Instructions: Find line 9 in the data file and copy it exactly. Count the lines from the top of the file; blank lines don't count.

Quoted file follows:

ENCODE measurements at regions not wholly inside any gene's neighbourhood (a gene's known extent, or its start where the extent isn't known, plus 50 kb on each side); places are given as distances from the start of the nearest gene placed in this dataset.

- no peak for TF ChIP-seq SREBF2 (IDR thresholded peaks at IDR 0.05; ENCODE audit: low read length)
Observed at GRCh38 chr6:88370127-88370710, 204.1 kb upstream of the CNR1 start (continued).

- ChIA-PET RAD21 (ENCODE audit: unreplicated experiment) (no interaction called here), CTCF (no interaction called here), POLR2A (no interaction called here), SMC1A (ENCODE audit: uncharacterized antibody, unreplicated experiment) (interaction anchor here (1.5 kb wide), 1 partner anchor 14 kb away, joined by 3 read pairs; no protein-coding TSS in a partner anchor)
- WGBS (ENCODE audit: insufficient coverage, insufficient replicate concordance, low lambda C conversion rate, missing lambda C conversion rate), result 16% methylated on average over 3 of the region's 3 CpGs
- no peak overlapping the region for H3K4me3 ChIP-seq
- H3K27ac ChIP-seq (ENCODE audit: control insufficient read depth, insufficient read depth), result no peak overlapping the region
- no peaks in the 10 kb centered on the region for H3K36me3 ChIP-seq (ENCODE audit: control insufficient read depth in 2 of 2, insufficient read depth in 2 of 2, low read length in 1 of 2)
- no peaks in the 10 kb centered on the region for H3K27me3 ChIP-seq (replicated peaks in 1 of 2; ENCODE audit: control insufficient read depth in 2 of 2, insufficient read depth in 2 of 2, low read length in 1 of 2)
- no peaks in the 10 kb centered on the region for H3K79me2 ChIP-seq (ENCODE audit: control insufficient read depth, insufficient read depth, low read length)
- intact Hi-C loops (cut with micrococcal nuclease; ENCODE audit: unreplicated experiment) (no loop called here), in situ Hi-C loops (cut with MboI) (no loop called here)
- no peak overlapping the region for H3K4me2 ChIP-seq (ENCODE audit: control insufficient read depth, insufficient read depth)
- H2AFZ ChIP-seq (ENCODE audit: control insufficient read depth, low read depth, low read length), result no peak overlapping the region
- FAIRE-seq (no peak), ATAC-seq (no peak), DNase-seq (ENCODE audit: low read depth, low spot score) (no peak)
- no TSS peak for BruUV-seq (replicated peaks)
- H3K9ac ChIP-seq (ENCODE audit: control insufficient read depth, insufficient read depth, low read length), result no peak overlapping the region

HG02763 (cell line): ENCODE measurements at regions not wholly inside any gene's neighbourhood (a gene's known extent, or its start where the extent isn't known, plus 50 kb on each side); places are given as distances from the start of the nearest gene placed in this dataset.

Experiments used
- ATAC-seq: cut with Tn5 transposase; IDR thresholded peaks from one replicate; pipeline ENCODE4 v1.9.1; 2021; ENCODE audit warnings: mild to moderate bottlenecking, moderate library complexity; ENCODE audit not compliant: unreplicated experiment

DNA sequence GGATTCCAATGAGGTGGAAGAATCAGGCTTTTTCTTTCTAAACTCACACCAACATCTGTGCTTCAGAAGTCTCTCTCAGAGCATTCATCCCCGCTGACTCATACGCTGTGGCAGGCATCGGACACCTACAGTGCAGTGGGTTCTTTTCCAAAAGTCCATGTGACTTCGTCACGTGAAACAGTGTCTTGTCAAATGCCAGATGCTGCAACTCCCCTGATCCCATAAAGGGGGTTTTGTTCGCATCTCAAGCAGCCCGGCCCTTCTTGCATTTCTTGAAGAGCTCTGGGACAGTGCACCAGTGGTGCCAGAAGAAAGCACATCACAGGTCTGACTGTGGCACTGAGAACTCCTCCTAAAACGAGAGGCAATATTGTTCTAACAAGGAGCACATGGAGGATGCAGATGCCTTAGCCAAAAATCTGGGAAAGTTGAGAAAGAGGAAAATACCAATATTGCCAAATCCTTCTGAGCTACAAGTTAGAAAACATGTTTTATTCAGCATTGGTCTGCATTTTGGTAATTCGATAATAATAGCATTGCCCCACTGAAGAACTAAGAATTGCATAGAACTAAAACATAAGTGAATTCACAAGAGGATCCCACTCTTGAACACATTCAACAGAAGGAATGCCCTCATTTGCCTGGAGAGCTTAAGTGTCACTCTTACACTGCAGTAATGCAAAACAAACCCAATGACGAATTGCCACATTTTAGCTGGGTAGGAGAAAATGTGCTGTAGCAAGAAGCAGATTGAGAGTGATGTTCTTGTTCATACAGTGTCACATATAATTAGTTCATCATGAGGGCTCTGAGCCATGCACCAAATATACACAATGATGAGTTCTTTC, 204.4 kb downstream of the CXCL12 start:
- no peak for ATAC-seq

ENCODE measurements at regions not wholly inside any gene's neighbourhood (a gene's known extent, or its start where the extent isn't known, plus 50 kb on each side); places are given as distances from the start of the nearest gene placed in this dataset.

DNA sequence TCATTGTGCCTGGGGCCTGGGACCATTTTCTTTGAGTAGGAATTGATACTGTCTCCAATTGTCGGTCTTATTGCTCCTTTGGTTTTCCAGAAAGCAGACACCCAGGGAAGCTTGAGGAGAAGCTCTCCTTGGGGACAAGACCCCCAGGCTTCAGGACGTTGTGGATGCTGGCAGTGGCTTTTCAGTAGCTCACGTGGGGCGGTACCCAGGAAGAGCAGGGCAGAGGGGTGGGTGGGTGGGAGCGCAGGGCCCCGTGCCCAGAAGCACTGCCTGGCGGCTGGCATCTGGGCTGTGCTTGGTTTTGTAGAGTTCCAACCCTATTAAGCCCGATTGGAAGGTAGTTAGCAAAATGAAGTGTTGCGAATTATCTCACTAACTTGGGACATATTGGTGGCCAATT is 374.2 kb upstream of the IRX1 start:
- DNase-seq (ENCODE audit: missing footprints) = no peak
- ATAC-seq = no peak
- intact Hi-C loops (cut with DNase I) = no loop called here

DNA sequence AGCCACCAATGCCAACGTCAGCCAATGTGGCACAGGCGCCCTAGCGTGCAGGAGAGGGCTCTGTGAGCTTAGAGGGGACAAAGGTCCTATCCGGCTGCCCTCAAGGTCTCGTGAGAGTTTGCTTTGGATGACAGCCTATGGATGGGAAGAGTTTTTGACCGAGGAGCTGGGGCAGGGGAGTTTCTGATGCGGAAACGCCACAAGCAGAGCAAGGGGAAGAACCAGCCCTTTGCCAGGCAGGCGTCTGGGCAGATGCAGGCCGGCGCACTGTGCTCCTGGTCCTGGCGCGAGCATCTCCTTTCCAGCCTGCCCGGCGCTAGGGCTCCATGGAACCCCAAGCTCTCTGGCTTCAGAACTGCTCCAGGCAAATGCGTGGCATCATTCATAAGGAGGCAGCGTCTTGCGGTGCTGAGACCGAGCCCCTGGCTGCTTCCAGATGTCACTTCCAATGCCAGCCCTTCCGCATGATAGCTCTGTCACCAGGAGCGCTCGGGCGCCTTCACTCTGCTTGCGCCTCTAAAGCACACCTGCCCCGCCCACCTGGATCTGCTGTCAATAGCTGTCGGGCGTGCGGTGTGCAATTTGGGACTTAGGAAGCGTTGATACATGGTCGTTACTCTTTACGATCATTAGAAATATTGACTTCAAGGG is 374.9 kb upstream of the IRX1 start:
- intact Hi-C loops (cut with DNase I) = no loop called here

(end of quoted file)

- no peaks in the 10 kb centered on the region for H3K27me3 ChIP-seq (replicated peaks in 1 of 2; ENCODE audit: control insufficient read depth in 2 of 2, insufficient read depth in 2 of 2, low read length in 1 of 2)